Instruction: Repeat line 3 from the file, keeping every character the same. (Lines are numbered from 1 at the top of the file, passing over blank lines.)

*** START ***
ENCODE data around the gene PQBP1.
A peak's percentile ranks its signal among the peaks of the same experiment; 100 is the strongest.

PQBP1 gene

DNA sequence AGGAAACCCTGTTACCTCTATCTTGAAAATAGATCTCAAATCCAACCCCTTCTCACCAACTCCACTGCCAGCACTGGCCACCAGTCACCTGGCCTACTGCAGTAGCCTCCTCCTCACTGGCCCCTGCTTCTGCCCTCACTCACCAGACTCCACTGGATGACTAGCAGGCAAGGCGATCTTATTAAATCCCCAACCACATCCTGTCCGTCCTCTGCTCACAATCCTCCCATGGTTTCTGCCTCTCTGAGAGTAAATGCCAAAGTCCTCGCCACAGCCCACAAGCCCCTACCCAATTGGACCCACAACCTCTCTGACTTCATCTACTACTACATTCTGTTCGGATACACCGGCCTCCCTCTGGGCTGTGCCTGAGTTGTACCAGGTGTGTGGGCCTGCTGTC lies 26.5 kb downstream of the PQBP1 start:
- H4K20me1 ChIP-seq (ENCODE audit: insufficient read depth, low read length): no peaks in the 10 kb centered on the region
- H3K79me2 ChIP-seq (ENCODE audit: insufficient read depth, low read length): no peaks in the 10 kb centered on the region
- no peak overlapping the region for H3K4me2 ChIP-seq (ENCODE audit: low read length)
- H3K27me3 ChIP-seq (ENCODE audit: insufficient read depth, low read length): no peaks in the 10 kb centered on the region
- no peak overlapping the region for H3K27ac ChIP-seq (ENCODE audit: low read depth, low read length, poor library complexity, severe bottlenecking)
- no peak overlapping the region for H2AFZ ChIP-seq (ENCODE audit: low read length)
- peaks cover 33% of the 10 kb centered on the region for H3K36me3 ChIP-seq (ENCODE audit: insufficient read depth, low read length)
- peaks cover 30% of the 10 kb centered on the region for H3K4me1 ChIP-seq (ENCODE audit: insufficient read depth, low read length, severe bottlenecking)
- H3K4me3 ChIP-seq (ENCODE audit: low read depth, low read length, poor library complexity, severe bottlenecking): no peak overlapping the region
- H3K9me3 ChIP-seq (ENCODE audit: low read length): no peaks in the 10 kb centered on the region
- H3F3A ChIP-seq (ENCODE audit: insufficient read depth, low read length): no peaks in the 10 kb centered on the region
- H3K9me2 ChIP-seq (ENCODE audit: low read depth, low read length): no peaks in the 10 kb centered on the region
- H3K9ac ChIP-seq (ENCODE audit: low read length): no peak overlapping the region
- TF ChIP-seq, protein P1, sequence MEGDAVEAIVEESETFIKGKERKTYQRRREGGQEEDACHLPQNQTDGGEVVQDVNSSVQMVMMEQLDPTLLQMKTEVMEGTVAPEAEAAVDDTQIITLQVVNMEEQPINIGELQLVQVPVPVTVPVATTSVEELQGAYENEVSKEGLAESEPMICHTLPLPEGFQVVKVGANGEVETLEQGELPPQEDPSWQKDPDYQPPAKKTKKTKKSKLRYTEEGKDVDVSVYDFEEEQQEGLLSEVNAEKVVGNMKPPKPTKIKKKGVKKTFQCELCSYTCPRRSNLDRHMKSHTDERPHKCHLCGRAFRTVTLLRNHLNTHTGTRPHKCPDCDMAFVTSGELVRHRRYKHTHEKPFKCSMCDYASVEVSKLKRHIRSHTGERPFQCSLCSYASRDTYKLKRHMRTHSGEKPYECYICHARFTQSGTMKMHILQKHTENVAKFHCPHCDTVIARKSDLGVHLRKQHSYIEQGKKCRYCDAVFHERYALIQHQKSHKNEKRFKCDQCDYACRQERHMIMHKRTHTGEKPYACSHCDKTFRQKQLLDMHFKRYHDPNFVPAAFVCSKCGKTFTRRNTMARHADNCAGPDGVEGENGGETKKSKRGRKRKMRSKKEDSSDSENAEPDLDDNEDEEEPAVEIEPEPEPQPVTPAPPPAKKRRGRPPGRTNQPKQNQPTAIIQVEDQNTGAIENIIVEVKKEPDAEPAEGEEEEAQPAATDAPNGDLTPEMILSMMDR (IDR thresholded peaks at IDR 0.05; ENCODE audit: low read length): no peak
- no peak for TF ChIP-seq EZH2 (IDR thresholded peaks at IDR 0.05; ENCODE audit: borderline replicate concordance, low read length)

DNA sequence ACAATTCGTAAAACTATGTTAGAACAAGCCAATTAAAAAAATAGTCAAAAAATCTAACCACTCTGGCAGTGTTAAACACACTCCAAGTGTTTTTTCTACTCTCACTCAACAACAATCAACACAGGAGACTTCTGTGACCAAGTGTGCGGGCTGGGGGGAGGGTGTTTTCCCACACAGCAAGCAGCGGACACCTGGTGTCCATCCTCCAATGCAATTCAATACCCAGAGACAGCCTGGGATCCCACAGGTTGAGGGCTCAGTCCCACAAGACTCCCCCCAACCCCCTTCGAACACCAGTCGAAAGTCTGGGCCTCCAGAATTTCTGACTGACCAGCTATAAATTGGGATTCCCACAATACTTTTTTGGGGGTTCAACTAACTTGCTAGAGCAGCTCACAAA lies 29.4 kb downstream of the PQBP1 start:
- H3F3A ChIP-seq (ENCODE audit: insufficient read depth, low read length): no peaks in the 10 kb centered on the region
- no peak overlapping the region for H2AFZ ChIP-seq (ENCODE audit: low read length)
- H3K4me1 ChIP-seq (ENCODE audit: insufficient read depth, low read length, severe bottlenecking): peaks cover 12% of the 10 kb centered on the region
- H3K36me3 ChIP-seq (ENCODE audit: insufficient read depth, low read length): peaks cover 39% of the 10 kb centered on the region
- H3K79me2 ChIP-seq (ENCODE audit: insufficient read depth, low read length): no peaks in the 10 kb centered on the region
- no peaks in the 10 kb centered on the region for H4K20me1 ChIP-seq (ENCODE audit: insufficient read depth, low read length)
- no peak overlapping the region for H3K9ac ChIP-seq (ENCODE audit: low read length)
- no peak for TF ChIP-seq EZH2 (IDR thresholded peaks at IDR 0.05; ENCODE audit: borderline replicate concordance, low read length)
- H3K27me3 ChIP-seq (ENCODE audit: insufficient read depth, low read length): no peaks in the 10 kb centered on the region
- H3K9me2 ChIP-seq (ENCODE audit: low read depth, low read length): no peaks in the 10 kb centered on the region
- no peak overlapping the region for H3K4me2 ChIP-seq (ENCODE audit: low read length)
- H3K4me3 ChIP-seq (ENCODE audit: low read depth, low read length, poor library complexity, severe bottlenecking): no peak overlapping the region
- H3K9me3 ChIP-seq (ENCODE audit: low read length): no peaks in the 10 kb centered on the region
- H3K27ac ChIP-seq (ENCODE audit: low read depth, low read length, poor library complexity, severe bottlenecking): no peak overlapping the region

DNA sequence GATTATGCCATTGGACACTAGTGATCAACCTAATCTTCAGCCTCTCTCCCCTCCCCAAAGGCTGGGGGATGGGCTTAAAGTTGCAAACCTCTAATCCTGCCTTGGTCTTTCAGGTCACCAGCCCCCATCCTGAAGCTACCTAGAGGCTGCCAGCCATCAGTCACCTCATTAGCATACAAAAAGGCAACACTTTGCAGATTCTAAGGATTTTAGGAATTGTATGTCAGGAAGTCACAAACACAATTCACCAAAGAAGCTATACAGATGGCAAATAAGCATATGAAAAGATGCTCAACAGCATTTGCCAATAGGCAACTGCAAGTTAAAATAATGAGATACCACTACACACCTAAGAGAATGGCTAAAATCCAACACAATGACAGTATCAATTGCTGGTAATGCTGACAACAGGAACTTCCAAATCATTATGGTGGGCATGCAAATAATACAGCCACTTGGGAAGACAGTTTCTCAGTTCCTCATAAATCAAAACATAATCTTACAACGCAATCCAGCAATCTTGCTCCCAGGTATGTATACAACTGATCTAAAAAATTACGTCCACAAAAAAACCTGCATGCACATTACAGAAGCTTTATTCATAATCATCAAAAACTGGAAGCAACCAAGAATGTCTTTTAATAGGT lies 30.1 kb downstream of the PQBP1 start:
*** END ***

PQBP1 gene